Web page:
6. Chart: How much oil does the U.S. actually import from Russia?

After Russia invaded Ukraine, the U.S. halted Russian oil imports. But what does that mean for our energy system? Maria Virginia Olano visualizes how the U.S. got more crude from Russia in 2021 than any country besides neighbors Canada and Mexico.

5. Goldman Sachs just made a record-setting investment in long-duration energy storage

When a storied financier sinks $250 million into a new technology to store gobs of renewable electricity, something has changed. Long-duration storage used to be considered quixotic, risky, far-off — the sort of thing reputable investors steer clear of. Canadian startup Hydrostor kept at it, honing a technique to pump air into caverns and store it below a layer of water. Now it’s got plenty of cash from Goldman Sachs to go ahead and build this tech at a truly massive scale, starting in renewables-rich California and Australia.

4. Used EV batteries are storing solar power at grid-scale and making money at it

Whenever you talk about the ongoing surge in electric vehicle adoption, people love to point out a problem: What do you do with the batteries when they can no longer propel cars? Canary Media tracked down one answer: Old EV battery packs can store solar power and use it to displace fossil-fueled electricity at night. A company called B2U Storage Solutions is doing just this, and doing it profitably, in California’s Mojave Desert. Check out our companion video to see for yourself.

3. These new double-duty heat pumps can warm both air and water

Space heating and water heating are the two big fossil fuel uses within the home. What if you could do both with one all-electric appliance? This story profiles Harvest Thermal, which makes combined electric air and water heaters that respond dynamically to grid conditions. They can preheat when electricity is cheap and lower in carbon. Then they offset grid usage in hours when power is expensive and dirty. It’s a consumer-facing tactic to clean up households by electrifying their energy needs.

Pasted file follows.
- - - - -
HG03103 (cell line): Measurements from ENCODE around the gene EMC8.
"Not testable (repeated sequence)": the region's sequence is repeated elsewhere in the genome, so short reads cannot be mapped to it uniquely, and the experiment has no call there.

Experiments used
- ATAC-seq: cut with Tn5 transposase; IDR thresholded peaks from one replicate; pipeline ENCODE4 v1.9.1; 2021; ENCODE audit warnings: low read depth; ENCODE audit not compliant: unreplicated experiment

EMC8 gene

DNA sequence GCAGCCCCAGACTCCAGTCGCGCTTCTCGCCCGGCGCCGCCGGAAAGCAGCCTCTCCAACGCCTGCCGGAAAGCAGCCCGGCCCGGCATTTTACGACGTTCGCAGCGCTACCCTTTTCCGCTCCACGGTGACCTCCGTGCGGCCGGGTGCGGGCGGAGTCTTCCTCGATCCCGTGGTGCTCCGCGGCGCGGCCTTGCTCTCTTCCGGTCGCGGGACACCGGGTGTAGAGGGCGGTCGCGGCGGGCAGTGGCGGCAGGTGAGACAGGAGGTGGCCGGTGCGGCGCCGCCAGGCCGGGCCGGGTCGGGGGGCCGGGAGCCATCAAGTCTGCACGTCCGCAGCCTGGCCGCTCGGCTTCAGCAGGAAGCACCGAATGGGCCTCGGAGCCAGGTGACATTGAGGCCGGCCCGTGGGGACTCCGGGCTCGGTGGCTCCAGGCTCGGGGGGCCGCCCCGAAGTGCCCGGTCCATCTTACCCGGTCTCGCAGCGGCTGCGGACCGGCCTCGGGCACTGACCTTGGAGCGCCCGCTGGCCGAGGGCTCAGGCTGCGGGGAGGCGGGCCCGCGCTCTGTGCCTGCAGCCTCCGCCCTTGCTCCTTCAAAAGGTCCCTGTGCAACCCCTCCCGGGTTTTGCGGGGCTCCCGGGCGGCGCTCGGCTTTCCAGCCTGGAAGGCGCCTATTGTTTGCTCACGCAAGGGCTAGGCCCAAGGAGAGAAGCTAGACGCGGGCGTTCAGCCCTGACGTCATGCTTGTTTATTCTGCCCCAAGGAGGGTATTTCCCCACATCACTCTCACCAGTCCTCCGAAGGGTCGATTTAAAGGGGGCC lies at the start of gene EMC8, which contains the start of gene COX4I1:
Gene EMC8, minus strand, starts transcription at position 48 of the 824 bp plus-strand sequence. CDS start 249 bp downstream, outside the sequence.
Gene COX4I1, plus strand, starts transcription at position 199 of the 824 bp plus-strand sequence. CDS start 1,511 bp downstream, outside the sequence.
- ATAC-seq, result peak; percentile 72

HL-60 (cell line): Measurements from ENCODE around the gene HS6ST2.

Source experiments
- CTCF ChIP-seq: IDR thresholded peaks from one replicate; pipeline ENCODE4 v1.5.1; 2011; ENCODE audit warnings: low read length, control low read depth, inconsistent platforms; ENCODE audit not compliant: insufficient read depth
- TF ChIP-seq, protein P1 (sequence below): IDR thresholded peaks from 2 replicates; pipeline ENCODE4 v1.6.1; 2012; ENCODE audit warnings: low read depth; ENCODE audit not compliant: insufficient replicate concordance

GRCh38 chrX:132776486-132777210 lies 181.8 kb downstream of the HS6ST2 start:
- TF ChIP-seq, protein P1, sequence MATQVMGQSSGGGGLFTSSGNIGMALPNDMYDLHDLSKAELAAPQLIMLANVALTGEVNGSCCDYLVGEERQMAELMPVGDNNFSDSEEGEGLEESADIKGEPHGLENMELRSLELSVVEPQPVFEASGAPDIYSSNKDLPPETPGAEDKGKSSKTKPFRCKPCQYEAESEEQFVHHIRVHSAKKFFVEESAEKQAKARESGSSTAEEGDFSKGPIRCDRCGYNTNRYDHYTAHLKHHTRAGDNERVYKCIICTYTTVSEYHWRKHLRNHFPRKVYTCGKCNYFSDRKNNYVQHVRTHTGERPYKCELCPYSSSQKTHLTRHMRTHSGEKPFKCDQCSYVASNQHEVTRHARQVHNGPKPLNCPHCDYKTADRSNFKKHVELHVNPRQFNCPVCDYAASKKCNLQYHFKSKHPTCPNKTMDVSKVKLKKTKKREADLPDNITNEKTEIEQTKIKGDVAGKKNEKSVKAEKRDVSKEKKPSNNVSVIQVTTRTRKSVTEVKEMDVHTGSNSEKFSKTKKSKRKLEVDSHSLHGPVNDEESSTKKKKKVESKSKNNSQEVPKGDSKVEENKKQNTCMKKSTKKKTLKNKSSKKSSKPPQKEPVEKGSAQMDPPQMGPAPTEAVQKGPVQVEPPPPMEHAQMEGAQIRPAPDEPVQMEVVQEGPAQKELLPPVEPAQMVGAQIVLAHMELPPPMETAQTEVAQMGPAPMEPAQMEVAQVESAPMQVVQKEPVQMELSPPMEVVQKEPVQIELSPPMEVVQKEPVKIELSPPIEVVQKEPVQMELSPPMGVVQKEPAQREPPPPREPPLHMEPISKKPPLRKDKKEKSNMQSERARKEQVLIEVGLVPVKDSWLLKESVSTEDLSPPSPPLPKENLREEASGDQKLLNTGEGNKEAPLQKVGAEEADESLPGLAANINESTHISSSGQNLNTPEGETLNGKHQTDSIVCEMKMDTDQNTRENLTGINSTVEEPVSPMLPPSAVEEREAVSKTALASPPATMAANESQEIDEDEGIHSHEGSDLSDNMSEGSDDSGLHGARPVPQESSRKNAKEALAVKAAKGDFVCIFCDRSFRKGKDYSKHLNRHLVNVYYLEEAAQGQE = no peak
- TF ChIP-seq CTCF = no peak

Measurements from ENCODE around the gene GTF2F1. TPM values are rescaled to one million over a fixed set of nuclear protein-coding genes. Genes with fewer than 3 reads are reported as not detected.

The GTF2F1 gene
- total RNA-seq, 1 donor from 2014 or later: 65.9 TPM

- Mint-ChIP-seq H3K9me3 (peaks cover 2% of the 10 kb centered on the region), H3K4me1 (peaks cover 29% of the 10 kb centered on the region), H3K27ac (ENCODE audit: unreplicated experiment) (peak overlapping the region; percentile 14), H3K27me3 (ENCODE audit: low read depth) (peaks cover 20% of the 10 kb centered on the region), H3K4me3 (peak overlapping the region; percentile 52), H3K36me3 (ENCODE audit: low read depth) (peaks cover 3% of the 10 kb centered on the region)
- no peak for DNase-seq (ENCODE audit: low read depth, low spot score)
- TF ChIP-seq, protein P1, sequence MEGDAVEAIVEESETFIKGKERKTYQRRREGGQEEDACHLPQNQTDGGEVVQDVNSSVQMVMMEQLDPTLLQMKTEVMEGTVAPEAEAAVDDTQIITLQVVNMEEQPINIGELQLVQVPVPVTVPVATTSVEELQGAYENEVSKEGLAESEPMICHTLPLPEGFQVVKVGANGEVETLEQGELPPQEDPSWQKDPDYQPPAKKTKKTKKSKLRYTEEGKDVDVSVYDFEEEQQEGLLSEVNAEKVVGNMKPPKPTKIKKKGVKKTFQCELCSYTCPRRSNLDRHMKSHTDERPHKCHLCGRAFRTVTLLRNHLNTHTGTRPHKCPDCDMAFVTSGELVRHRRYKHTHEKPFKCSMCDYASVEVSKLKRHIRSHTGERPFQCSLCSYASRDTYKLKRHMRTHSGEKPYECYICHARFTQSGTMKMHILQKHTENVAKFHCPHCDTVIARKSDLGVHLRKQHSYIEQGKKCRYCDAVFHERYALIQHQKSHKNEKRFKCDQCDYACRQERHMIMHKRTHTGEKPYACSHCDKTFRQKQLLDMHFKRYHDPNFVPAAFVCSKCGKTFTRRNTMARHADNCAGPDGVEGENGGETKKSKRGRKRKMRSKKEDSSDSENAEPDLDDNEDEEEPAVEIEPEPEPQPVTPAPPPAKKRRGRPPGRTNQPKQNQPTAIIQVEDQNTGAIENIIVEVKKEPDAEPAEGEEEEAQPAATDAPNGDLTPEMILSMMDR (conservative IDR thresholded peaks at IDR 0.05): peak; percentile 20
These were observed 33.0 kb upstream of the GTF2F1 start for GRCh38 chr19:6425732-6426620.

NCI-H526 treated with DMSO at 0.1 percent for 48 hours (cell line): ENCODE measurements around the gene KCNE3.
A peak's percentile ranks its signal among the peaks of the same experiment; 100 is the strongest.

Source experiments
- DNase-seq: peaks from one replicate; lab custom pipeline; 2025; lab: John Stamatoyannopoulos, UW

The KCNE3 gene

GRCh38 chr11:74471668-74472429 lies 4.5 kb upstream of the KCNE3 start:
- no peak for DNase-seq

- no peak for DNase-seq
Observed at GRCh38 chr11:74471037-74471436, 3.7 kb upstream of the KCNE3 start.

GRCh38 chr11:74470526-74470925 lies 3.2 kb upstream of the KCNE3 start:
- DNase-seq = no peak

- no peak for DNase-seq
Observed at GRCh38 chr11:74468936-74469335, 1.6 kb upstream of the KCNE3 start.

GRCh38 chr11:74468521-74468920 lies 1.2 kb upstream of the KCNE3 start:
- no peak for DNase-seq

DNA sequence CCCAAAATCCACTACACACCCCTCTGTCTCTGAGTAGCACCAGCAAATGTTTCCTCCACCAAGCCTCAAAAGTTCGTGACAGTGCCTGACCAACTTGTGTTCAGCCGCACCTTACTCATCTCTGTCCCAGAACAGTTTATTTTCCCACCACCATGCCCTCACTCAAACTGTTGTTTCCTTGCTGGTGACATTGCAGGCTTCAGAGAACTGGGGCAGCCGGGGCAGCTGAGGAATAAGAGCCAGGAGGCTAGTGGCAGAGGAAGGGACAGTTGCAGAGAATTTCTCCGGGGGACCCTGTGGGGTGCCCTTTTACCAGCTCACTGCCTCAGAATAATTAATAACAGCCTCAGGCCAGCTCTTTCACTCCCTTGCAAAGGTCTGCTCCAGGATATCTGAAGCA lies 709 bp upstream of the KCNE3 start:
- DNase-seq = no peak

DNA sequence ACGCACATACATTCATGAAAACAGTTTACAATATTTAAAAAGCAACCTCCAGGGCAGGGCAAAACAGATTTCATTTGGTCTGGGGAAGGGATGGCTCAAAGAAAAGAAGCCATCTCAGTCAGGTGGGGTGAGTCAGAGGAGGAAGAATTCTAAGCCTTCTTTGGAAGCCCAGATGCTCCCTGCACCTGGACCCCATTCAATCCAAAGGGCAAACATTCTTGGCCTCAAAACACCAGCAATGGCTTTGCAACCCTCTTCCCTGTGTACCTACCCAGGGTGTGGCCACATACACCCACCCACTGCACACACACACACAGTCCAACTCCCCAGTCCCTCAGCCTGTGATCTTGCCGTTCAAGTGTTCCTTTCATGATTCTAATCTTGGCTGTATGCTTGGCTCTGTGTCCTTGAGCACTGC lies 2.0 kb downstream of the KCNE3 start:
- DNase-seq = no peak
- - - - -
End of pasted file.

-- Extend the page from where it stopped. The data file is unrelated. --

2. U.S. schools can subscribe to an electric bus fleet at prices that beat diesel

Have you stopped slowly poisoning your children yet? Communities across the U.S. are finding they can replace dirty diesel buses with emissions-free electric models. It requires upfront spending and confronting complex utility processes and charging logistics. But several companies now bundle all those services so school districts can go electric while paying less than what it costs to own and operate a diesel bus fleet. Jeff St. John covers the state of play nationwide for one of the clearest slam-dunk clean energy breakthroughs.

1. The unstoppably good news about clean energy

Financial-analyst-turned-energy-strategist Kingsmill Bond walks readers through an empirical reason to feel hopeful about the spread of clean energy. Key technologies are already on documented learning curves, which means that as more solar, wind, batteries and hydrogen electrolyzers get deployed, their costs will continue to come down in predictable increments. When it comes to cleaning up the energy system, Bond contends that the ceiling of the possible is constantly rising.”

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Julian Spector is a senior reporter at Canary Media. He reports on batteries, long-duration energy storage, low-carbon hydrogen and clean energy breakthroughs around the world.